HONOLULU — Japanese Prime Minister Shinzo Abe offered his “sincere and everlasting condolences” Dec. 27 at Pearl Harbor for those who died in the Japanese attack there in 1941, while praising the power of the reconciliation between Japan and the United States in the 75 years since then.
In a speech following talks with U.S. President Barack Obama at the harbor, Abe gave his condolences in his capacity as prime minister “to the souls of those who lost their lives here, as well as to the spirits of all the brave men and women whose lives were taken by a war that commenced in this very place.”
After both leaders made their speeches at Kilo Pier, located in the base that came under Japanese attack in 1941, Abe spoke with and embraced a number of Pearl Harbor survivors present.
The joint ceremony that followed the leaders’ summit, their last before Obama leaves office in January, took place at the USS Arizona Memorial, built above the U.S. battleship sunk in the surprise attack on Dec. 7, 1941 that prompted the United States’ entry into the war.
Abe neither apologized for the attack, nor spoke of the “deep repentance in my heart” that he described in a speech delivered in English before the U.S. Congress in April last year.
Before taking his place in the front row at Kilo Pier to hear the leaders’ speeches, Pearl Harbor survivor Sterling Cale told reporters a spoken apology was not necessary.
“We didn’t say sorry for Nagasaki and Hiroshima, (so) they don’t have to say they’re sorry for (Pearl Harbor),” said 95-year-old Cale, a retired sergeant major of the U.S. Army.
“The activity of laying a wreath is an activity of saying ‘we’re sorry,’ and he’s saying that for the whole country — you don’t have to say (the word ‘sorry’), something that is gone in a couple of minutes,” he said.
“Japan and the United States … are now, and especially now, taking responsibility for appealing to the world about the importance of tolerance and the power of reconciliation,” Abe said in his statement, read in Japanese.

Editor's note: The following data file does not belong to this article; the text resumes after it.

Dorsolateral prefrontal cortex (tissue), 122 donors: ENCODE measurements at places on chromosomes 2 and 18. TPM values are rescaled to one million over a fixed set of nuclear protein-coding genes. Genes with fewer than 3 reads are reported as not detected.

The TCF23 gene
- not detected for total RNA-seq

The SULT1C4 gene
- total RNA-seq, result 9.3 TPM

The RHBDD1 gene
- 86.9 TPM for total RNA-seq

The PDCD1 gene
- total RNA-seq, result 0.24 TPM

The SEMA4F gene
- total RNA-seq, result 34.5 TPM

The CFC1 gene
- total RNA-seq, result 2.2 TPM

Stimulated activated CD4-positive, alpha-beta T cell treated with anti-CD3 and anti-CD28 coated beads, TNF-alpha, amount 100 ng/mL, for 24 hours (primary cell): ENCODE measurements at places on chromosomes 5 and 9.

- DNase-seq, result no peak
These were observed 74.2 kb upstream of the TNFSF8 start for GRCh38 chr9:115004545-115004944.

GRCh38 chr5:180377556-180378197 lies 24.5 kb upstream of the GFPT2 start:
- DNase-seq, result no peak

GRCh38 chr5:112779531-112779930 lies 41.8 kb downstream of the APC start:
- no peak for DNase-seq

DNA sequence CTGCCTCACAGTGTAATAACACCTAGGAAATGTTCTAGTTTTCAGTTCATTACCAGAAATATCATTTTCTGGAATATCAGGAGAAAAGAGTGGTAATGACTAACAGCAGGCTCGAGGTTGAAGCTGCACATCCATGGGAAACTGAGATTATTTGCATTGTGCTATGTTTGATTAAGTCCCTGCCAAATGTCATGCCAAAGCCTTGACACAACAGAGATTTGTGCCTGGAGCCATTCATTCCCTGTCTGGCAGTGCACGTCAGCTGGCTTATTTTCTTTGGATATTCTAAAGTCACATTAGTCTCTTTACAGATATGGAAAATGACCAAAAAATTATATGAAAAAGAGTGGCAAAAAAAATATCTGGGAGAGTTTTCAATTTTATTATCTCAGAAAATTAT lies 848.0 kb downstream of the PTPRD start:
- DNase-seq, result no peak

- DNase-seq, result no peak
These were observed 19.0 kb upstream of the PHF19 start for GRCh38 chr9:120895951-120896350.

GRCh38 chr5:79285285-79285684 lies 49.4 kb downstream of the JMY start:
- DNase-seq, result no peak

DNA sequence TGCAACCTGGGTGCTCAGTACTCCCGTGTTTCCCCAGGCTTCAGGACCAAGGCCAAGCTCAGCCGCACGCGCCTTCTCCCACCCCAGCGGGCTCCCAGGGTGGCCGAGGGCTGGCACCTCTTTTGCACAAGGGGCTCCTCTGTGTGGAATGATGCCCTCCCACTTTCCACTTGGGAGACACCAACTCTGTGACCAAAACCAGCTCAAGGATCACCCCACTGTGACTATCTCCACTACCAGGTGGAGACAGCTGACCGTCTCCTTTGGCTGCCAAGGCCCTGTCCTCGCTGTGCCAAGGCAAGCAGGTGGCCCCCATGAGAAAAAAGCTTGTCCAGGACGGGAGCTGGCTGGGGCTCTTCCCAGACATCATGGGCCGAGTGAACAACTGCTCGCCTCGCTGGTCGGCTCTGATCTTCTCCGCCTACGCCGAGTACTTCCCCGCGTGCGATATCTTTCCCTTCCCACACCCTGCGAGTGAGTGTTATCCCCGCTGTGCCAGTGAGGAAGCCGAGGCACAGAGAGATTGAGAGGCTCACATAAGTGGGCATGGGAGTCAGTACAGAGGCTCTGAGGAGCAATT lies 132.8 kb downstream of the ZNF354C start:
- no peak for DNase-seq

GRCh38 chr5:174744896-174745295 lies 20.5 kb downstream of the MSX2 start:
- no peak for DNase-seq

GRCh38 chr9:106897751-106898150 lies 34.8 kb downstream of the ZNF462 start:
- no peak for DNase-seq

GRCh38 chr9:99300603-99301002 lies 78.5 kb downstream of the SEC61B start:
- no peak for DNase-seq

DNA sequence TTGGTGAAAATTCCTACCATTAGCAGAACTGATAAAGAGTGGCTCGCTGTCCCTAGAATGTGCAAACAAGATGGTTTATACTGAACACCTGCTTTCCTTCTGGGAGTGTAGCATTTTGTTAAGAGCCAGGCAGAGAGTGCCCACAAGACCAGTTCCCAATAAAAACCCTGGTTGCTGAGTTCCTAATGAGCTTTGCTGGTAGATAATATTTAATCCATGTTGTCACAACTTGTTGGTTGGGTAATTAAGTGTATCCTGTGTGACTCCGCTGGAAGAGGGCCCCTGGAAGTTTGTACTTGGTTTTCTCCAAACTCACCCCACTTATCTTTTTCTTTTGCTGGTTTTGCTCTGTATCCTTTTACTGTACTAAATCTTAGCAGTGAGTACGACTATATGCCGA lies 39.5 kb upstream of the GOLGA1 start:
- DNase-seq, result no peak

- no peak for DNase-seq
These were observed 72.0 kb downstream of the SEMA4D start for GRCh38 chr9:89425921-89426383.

U.S. Pacific Command Chief Adm. Harry B. Harris, of Japanese and American heritage, escorted the leaders through the memorial, a white bridge-like building straddling the wreck of the Arizona.
Japanese Foreign Minister Fumio Kishida and Defense Minister Tomomi Inada observed the wreath-laying ceremony, as did U.S. Ambassador to Japan Caroline Kennedy.
Together with Obama, Abe laid a wreath before a wall engraved with the names of those killed in the attack before observing a moment of silence.
The leaders then threw flowers into the sea above the Arizona before departing on a barge for Kilo Pier, a short distance across the water.
“We must never repeat the horrors of war again … I pledge that unwavering vow here as the prime minister of Japan,” Abe said in his speech.
Abe and Obama both applauded the veterans of Pearl Harbor and World War II present as they stood up or raised their hands during Obama’s address.
In focusing on a broad idea of forsaking war rather than on repentance, Abe echoed Obama’s speech in Hiroshima in May.
Obama also eschewed an apology when he became the first sitting U.S. president to visit the city where the United States dropped the first of two atomic bombs in the war’s final days in 1945.
“Today the alliance between the United States and Japan, bound not only by shared interest but also rooted in common values, stands as the cornerstone of peace and stability in the Asia-Pacific, and a force for progress around the world,” Obama said in his speech.
“Our alliance has never been stronger. In good times and bad we are there for each other,” Obama said.
While hailing his progress with Obama, Abe also faced the need to lay a foundation for cooperation with U.S. President-elect Donald Trump, whose policy direction on the bilateral alliance and the wider Asia-Pacific region remains unclear.
“It is here that we remember that even when hatred burns hottest, even when the tug of tribalism is at its most primal, we must resist the urge to turn inward,” Obama said.
Obama also hailed in his speech the bravery of Japanese American soldiers in World War II, who fought even as their families were forced from their homes and businesses into concentration camps in the name of national security.
Abe is not the first sitting Japanese leader to visit Pearl Harbor, according to the Japanese Foreign Ministry. His grandfather, former Prime Minister Nobusuke Kishi, is among the three prime ministers on record as previously having done so.
The visit offers Abe a chance to improve his image on the world stage and among Japanese voters, particularly those disappointed by the mixed outcome of his two-day summit with Russian President Vladimir Putin in Japan earlier this month.
On Dec. 26, Abe visited sites of importance in the history of Japan-U.S. relations in and around Honolulu, including U.S. and Japanese military graves and a memorial to a Japanese naval pilot who died in the Pearl Harbor attack.